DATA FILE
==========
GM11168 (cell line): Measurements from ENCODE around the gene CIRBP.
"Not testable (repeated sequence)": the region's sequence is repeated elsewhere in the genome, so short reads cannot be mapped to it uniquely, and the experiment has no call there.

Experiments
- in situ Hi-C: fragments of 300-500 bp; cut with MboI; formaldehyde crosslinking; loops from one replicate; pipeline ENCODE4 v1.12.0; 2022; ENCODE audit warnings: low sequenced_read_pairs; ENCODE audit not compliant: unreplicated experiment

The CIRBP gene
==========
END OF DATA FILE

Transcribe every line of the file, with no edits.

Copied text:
GM11168 (cell line): Measurements from ENCODE around the gene CIRBP.
"Not testable (repeated sequence)": the region's sequence is repeated elsewhere in the genome, so short reads cannot be mapped to it uniquely, and the experiment has no call there.

Experiments
- in situ Hi-C: fragments of 300-500 bp; cut with MboI; formaldehyde crosslinking; loops from one replicate; pipeline ENCODE4 v1.12.0; 2022; ENCODE audit warnings: low sequenced_read_pairs; ENCODE audit not compliant: unreplicated experiment

The CIRBP gene